Maybe I Should Talk Face-to-Face With God?

GodReflection: God Breaks In Monday

After Jesus said this, he looked toward heaven and prayed – John 17:1

garyguarujaMy favorite depiction of prayer comes from Glory the 1989 film. It is a re-telling of the 54th Massachusetts Volunteer Infantry the Union’s first African-America regiment to enter combat in the Civil War.

prayer9The story is based partially on letters written by Colonel Robert Gould Shaw. He volunteered to be the white commanding officer of the black 54th in exchange for a promotion to the rank of Colonel.

In my view the climaxing scene was a prayer meeting around the campfire. The dark skin soldiers prior to their leading the early morning attack on Fort Wagner gathered to worship.

They all knew their mission to plant the Union Flag in Charleston Harbor would fail. But they must try. It was a mission of freedom. By the end of the attack they would be buried in defeat in a mass grave.

So they sang hymns and praise God around the camp fire.

prayer11Periodically, the music would drop off and a soldier would step forward with eyes raised toward the heavens as he address God face-to-face for all to hear while fellow soldiers voiced their approval.

Here is what I think.

That seems to me to come nearer to the picture of prayer in Scripture than my silent head bowed posture with closed eyes and wondering thought patterns.

I think of Abraham, Jacob, and Moses talking to God and hearing his response. It is no wonder that Moses’ face glowed from a direct conversation with Holy God.

Prayer runs as a common thread through all four Gospel.


At the Transfiguration Jesus took Peter, John, and James with him and went up onto a mountain to pray. Luke records the story in these worlds: As he was praying, the appearance of his face changed, and his clothes became as bright as a flash of lightning.

I picture the Master Teacher talking face to face with God. The result: he ignited in light. 

John tells us that Jesus in preparation for his crucifixion looks skyward and prays: After Jesus said this, he looked toward heaven and prayed: “Father, the hour has come. Glorify your Son, that your Son may glorify you. . .”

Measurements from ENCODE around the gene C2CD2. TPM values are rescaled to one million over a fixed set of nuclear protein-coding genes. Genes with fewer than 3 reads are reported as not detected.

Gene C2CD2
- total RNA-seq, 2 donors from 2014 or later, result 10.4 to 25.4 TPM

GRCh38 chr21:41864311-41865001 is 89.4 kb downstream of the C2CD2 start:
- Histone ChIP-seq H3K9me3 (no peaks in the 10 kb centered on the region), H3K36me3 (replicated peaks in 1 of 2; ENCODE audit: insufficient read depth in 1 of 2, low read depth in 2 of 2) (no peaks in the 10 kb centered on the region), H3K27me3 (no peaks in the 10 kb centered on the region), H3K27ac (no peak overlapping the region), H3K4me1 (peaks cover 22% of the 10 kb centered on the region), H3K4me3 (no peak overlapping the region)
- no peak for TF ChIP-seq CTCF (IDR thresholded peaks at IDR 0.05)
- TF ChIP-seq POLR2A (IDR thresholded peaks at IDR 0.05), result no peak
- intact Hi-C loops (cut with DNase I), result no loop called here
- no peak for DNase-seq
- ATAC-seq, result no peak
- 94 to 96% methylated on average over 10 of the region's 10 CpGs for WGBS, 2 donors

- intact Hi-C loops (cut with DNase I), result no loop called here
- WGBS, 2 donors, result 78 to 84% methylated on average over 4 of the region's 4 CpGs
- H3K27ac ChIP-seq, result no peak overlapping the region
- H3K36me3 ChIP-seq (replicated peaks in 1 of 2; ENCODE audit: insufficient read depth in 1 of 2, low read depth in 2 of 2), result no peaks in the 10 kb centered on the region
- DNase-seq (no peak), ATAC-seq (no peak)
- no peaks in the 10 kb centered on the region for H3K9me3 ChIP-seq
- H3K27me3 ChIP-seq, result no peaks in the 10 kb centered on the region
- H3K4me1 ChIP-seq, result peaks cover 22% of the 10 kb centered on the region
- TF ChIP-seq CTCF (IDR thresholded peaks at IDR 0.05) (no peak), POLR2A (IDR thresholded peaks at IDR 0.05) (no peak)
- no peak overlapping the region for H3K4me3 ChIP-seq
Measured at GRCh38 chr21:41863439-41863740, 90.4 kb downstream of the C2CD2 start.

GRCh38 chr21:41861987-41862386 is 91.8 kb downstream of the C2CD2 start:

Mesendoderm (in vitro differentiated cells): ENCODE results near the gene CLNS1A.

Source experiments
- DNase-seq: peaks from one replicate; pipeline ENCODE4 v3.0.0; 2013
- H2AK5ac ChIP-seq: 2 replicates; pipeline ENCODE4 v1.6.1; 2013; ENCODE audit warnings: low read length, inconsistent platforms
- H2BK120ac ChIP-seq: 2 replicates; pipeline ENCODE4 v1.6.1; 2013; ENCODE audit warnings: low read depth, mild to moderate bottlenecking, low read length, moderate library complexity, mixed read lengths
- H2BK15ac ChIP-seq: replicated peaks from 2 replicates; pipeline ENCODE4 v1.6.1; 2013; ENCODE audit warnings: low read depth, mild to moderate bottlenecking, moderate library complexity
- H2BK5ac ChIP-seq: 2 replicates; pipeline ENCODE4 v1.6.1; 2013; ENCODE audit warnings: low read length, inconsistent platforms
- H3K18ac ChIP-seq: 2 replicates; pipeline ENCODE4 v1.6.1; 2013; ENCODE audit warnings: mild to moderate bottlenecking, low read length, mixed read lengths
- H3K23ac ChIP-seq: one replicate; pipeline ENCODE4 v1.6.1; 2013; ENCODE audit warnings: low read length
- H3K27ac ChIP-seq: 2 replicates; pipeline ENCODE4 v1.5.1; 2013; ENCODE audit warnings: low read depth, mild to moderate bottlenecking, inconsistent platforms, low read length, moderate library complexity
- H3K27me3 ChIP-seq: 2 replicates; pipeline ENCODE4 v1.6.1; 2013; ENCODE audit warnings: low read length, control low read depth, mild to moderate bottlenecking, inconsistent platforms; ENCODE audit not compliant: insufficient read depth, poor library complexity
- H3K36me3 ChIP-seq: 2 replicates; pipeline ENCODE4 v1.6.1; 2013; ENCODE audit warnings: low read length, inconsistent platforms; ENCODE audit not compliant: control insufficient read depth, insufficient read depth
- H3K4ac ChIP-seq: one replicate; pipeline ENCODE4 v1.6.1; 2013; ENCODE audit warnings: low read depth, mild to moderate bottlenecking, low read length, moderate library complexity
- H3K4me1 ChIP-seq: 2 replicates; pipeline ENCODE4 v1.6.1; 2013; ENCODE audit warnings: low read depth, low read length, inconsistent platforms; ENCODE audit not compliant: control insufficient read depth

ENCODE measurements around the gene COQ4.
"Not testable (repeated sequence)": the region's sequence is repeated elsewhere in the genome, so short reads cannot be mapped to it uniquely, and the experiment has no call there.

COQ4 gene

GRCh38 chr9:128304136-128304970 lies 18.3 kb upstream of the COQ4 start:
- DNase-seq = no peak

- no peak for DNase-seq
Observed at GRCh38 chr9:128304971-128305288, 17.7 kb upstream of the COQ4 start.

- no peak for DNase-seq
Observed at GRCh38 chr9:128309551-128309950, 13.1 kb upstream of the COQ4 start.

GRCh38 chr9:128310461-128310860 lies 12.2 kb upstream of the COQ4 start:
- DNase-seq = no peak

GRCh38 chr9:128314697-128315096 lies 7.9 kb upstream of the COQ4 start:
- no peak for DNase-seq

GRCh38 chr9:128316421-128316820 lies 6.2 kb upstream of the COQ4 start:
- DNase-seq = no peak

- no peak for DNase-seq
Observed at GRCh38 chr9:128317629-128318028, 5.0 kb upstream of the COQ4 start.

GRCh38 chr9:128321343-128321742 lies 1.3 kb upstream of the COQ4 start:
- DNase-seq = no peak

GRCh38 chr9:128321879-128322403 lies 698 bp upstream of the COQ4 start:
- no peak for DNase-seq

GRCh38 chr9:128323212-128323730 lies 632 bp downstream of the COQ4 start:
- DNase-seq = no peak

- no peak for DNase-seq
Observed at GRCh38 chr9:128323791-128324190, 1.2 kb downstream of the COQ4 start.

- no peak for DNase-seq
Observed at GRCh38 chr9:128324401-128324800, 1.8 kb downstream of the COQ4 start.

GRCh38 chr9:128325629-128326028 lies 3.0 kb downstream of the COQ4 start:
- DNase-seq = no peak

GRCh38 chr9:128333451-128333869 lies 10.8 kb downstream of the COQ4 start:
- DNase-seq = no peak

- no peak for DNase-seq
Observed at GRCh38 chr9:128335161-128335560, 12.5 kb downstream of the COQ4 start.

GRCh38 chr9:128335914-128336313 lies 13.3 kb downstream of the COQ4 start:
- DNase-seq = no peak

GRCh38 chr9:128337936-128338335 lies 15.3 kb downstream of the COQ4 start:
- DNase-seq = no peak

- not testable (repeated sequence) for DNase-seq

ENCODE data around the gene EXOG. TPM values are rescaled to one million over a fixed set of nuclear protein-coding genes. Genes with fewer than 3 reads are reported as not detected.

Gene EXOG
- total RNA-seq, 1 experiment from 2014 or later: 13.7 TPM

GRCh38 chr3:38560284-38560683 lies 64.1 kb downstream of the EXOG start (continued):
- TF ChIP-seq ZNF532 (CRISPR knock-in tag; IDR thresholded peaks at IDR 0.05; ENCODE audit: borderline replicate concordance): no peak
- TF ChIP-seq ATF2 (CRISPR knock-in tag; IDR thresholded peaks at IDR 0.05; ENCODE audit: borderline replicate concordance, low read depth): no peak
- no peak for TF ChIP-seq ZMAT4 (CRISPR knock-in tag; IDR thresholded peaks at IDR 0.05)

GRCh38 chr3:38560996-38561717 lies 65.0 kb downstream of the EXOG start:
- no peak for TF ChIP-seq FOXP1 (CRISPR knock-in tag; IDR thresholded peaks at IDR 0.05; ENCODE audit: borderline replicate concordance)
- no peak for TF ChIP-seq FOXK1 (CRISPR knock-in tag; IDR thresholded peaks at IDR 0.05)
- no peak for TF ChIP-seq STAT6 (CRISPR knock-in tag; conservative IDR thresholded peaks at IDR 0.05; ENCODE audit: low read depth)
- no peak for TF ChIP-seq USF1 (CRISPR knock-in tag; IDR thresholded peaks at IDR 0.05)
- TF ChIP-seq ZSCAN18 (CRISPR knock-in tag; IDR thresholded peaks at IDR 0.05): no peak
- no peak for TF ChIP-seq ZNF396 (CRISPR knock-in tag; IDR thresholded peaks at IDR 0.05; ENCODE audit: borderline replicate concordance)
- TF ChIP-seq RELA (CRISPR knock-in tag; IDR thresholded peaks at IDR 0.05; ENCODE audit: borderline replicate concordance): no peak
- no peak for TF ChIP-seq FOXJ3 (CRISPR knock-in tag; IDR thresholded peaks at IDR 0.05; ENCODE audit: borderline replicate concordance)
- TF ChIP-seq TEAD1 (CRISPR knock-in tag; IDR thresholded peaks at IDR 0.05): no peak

Here is what I wonder.

Is it possible when the Gospels tell us over and over again that Jesus woke up early and went into lonely places to pray, he did so in order not to awaken everyone as he conversed with the Father?

Did he go into lonely places where he could speak aloud to God as the birds chirped in approval?

At Jesus baptism he was praying.  And, as he was praying, heaven was opened and the Holy Spirit descended on him in bodily form like a dove. And a voice came from heaven: “You are my Son, whom I love; with you I am well pleased”.

prayer5I wonder if Jesus spoke aloud to God—as he look  upward toward Him—and in response the heavens opened with God’s face connecting to the face of the Son in audible reply?

One other occasion catches my attention. It is a sweet scene from the Gospel of Matthew: Then people brought little children to Jesus for him to place his hands on them and pray for them.

Since Jesus mission was to make God known, I can’t help but envision the Lord with a child in his lap as he looks up to the father and prays aloud a prayer that a child would never forget.

Here’s my point.

Would I not find a more vibrate relationship with God if my dominant mode of prayer with the Father was face-to-face, vocal communication?

As if looking into His eyes—I would speak in conversational mode.

Would my mind have less chance of wondering off to chase rabbits, only to pop in and out of the visit with Holy God as I remind myself, “Oh I forgot, I’m supposed to be in prayer?

If I open my eyes and look upward—God  just might break into my prayer life.

Stay tuned.

Dr. Gary J. Sorrells – A GodReflection on God Breaks Into Prayer.




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